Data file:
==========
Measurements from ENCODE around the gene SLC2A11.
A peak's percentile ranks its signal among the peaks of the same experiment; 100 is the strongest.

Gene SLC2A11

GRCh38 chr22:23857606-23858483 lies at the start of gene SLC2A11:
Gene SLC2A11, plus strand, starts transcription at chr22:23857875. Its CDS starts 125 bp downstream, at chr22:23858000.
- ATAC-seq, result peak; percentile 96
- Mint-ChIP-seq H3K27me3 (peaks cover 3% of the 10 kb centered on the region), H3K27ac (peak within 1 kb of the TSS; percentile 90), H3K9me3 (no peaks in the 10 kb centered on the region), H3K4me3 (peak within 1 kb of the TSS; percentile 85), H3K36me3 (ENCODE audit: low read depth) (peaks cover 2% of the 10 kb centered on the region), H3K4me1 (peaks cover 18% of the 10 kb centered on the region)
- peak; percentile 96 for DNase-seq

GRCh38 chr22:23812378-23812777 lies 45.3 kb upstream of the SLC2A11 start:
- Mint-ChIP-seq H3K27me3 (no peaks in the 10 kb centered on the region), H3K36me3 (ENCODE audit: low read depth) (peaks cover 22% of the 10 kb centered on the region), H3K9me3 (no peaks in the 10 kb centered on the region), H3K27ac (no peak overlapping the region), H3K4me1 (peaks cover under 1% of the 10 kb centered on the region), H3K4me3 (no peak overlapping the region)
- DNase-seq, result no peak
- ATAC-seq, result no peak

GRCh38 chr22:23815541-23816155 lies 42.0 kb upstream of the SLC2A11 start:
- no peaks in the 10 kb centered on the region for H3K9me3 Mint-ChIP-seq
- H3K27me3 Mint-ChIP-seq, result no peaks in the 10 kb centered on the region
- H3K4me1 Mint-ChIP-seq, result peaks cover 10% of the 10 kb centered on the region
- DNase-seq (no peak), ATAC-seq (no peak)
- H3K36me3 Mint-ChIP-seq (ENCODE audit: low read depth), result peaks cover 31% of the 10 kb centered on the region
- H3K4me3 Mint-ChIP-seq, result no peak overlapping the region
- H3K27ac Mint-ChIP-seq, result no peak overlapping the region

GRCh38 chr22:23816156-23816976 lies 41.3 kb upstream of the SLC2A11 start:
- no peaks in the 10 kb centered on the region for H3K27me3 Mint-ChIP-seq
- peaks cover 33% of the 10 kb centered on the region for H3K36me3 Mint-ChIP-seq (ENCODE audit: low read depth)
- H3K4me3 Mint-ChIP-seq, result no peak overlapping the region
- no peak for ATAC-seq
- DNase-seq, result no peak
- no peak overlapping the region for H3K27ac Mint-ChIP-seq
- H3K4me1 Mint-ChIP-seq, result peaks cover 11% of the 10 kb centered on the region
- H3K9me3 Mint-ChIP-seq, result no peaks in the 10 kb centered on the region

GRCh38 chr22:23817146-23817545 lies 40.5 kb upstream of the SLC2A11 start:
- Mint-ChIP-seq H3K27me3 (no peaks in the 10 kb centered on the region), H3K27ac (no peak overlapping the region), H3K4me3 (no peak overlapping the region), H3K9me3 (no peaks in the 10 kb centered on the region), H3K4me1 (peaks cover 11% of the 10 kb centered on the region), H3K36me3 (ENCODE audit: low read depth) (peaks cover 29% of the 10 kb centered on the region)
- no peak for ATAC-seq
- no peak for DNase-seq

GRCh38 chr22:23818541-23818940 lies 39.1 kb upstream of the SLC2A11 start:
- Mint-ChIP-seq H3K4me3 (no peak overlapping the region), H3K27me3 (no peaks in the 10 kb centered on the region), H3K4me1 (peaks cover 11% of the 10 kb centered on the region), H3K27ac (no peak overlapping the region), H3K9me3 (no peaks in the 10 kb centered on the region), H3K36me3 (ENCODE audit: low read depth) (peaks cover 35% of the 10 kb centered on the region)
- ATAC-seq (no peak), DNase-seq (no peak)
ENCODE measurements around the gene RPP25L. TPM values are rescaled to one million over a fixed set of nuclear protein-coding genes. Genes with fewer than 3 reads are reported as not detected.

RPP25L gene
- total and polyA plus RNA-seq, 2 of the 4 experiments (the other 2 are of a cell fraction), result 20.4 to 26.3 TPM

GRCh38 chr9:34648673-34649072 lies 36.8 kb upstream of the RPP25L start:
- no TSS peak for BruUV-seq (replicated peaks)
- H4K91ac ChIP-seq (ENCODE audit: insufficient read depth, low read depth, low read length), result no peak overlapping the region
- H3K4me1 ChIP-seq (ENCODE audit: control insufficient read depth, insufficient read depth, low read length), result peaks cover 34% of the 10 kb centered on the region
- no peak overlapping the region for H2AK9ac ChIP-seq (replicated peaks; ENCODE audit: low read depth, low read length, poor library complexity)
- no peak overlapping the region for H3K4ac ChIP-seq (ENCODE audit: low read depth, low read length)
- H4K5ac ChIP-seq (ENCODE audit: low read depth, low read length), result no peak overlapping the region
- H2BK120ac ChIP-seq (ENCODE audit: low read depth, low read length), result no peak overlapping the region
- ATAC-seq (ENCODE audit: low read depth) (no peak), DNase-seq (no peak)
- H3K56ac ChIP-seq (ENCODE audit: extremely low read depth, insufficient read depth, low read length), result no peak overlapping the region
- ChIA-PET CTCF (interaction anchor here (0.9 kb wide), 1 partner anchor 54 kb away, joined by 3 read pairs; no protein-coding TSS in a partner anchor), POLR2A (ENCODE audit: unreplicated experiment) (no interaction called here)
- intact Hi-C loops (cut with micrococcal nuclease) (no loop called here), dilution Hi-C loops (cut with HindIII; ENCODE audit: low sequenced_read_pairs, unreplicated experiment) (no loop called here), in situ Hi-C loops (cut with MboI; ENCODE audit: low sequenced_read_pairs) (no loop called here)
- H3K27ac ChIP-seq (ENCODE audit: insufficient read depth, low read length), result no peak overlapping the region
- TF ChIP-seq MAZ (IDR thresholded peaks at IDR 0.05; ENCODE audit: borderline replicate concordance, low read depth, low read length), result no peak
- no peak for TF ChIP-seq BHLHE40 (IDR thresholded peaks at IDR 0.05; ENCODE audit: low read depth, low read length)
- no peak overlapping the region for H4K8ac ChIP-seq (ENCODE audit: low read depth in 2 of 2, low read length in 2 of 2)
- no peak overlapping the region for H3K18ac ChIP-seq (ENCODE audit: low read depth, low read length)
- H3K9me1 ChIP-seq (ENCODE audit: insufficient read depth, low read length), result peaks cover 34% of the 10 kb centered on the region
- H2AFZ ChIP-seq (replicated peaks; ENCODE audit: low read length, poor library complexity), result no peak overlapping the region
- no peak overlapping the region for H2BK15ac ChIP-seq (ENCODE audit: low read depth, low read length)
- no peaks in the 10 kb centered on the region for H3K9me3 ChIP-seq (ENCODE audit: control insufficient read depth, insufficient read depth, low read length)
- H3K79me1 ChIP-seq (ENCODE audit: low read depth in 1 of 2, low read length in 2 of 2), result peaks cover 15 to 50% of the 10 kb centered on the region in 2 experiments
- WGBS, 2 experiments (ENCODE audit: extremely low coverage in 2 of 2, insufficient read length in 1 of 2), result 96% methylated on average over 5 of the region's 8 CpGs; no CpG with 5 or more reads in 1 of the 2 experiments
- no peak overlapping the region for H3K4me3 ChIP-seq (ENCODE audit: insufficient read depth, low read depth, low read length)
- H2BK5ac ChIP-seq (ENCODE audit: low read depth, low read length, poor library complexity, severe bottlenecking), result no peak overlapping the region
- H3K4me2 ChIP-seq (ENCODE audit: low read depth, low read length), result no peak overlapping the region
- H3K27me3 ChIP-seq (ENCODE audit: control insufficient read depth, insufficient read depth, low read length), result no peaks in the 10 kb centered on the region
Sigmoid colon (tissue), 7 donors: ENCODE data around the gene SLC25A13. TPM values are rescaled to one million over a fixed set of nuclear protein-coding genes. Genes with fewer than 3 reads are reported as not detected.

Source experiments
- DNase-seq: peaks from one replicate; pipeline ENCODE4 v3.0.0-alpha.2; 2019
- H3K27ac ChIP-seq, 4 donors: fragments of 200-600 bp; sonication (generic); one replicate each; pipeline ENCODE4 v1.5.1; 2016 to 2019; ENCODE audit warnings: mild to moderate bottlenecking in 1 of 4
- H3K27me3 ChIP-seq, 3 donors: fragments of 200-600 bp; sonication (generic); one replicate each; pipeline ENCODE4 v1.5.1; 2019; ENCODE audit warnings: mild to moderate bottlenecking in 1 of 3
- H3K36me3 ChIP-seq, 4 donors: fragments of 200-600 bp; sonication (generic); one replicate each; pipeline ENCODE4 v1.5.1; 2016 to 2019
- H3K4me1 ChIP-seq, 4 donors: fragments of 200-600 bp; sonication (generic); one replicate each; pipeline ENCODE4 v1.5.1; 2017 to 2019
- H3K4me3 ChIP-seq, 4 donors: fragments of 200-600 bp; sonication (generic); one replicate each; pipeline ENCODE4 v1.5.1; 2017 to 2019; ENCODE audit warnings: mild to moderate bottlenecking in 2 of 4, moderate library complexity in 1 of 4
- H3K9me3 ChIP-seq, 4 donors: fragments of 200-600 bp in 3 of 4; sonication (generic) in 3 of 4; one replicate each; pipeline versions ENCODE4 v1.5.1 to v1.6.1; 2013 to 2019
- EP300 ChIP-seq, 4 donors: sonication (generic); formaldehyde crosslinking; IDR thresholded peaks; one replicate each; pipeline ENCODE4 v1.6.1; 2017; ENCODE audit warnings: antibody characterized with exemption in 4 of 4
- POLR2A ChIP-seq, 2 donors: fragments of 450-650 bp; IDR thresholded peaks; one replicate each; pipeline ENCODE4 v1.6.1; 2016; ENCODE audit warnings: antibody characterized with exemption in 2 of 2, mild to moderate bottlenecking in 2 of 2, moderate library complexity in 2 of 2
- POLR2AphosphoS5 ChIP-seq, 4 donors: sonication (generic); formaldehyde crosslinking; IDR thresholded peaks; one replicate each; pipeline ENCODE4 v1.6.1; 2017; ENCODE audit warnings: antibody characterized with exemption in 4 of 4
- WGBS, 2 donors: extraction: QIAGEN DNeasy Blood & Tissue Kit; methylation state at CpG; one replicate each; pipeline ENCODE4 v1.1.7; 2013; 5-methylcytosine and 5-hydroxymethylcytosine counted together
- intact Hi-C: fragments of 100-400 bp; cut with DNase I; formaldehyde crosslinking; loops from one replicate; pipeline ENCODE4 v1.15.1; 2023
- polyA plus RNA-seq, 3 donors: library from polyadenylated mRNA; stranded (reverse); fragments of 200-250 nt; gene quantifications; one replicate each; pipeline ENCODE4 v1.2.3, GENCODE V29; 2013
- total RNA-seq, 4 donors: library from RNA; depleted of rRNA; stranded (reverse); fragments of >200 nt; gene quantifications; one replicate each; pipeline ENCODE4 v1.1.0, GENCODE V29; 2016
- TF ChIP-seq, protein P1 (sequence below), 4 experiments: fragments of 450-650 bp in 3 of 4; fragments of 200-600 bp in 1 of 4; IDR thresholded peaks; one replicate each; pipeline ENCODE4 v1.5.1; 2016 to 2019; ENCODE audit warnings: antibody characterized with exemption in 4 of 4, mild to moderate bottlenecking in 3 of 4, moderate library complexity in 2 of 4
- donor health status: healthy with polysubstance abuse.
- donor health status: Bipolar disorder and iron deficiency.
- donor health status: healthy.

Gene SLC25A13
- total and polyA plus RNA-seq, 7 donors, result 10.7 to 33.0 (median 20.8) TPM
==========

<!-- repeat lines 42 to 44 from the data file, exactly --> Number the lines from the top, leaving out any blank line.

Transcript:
- H4K91ac ChIP-seq (ENCODE audit: insufficient read depth, low read depth, low read length), result no peak overlapping the region
- H3K4me1 ChIP-seq (ENCODE audit: control insufficient read depth, insufficient read depth, low read length), result peaks cover 34% of the 10 kb centered on the region
- no peak overlapping the region for H2AK9ac ChIP-seq (replicated peaks; ENCODE audit: low read depth, low read length, poor library complexity)